If however this calamity be not in a more humane disposition to be presently or totally removed, an attempt to lessen it is, however, worth our attention. He who could reduce the torments of the gout to one-half or a third of the pain, would, I apprehend, be a physician in much vogue and request; and surely, some palliative remedies are as much worth our seeking in the mental disorder; especially if this latter should (as appears to me who have felt both) exceed the former in its anguish a hundred fold.

I will proceed, therefore, without further apology, to present my reader with the best prescriptions I am capable of furnishing; many of which have this uncommon recommendation, that I have tried them upon myself with some success. And if Montaigne be right in his choice of a physician, who had himself had the disease which he undertook to cure, I shall at least have that pretension to some confidence and regard.

And first, by way of preparative; while we yet enjoy our friends, and no immediate danger threatens us of losing them, nothing can be wholesomer than frequent reflections on the certainty of this loss, however distant it may then appear to us; for if it be worth our while to prepare the body for diseases which may possibly (or at most probably) attack us, how much more necessary must it seem to furnish the mind with every alliance to encounter a calamity, which our own death only, or the previous determination of our friendship, can prevent from happening to us.

It hath been mentioned as one of the first ingredients of a wise man, that nothing befalls him entirely unforeseen, and unexpected. And this is surely the principal means of taking his happiness or misery out of the hands of fortune. Pleasure or pain, which seizes us unprepared, and by surprise, have a double force, and are both more capable of subduing the mind, than when they come upon us looking for them, and prepared to receive them. That pleasure is heightened by long expectation, appears to me a great though vulgar error. The mind, by constant premeditation on either, lessens the sweetness of the one, and bitterness of the other. It hath been well said of lovers, who for a long time procrastinate and delay their happiness, that they have loved themselves out before they come to the actual enjoyment; this is as true in the more ungrateful article of affliction. The objects of our passions, as well as of our appetites, may be in a great measure devoured by imagination; and grief, like hunger, may be so palled and abated by expectation, that it may retain no sharpness when its food is set before it.

The thoughts which are to engage our consideration on this head, are too various, and many of them too obvious, to be enumerated; the principal are surely, First, the certainty of the dissolution of this alliance, however sweet it be to us, or however closely the knot be tied. Secondly, the extreme shortness of this duration, even at the best. And, Thirdly, the many accidents by which it is daily and hourly liable of being brought to an end.

Had not the wise man frequently meditated on these subjects, he would not have coolly answered the person who acquainted him with the death of his son — I KNEW I had begot a Mortal. Whereas, by the behaviour of some on these occasions, we might be almost induced to suspect they were disappointed in their hopes of their friend's immortality; that something uncommon, and beyond the general fate of men, had happened to them. In a word, that they had flattered their fondness for their children and friends as enthusiastically as the poets have their works, which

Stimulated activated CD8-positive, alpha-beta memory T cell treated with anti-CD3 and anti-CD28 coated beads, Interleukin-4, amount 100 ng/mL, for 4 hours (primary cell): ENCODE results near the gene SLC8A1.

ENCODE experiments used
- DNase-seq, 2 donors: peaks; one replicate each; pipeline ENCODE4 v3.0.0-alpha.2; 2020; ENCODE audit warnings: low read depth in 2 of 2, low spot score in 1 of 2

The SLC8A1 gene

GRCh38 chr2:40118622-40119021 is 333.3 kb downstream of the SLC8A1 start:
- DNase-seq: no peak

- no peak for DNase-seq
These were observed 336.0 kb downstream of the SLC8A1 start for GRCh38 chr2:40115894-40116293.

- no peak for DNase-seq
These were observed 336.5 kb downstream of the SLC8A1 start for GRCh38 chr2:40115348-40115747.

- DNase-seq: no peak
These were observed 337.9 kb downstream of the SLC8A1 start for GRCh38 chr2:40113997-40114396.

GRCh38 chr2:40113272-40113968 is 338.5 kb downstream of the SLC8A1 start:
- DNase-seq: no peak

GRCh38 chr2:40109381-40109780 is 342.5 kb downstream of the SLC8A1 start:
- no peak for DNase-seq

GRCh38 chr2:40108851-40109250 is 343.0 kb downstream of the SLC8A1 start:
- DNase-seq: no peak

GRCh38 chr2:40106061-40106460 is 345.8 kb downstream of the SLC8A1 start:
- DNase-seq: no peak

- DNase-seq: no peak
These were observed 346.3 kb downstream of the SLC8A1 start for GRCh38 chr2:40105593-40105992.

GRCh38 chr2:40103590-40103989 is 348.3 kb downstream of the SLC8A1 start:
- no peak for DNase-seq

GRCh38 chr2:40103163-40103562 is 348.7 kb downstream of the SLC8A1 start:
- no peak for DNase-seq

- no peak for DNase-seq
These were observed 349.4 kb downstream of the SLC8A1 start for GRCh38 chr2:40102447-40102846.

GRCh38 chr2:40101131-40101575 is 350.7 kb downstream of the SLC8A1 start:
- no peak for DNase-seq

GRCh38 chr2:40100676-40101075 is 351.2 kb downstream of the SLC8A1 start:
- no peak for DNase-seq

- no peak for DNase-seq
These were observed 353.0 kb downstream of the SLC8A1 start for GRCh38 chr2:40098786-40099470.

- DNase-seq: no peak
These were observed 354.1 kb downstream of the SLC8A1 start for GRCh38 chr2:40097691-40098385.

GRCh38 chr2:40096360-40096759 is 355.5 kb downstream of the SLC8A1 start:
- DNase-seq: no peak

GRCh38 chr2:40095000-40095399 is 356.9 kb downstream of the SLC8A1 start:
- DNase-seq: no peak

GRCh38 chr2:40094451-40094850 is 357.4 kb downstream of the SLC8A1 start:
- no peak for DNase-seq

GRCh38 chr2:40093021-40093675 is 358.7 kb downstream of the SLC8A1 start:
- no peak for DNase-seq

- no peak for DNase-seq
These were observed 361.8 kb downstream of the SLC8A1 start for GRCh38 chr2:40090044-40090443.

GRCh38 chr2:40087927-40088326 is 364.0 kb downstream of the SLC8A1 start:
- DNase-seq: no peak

nec Jovis ira nec ignis,
Nec poterit ferrum, nec edax abolere vetustas.

Nor is there any dissuasive from such contemplation: it is no breach of friendship, nor violence of paternal fondness: for the event we dread and detest, is not by these means forwarded, as simple persons think their own death would be by making a will. On the contrary, the sweetest and most rapturous enjoyments are thus promoted and encouraged: for what can be a more delightful thought than to assure ourselves, after such reflections, that the evil we apprehend, and which might so probably have happened, hath been yet fortunately escaped. If it be true, that the loss of a blessing teaches us its true value, will not these ruminations on the certainty of losing our friends, and the uncertainty of our enjoyment of them, add a relish to the present possession? Shall we not, in a word, return to their conversation, after such reflections, with the same eagerness and ecstacy, with which we receive those we love into our arms, when we first wake from a dream which hath terrified us with their deaths?

Thus then we have a double incentive to these meditations; as they serve as well to heighten our present enjoyment, as to lessen our future loss, and to fortify us against it. I shall now proceed to give my reader some instructions for his conduct, when this dreadful catastrophe has actually befallen him.

And here I address myself to common men, and who partake of the more amiable weaknesses of human nature; not to those elevated souls whom the consummation of virtue and philosophy hath raised to a divine pitch of excellence, and placed beyond the reach of human calamity; for which reason I do not expect this loss shall be received with the composure of Stilpo. Nay, I shall not regard tears, lamentations, or any other indulgence to the first agonies of our grief on so dreadful an occasion, as marks of effeminacy; but shall rather esteem them as the symptoms of a laudable tenderness, than of a contemptible imbecility of heart.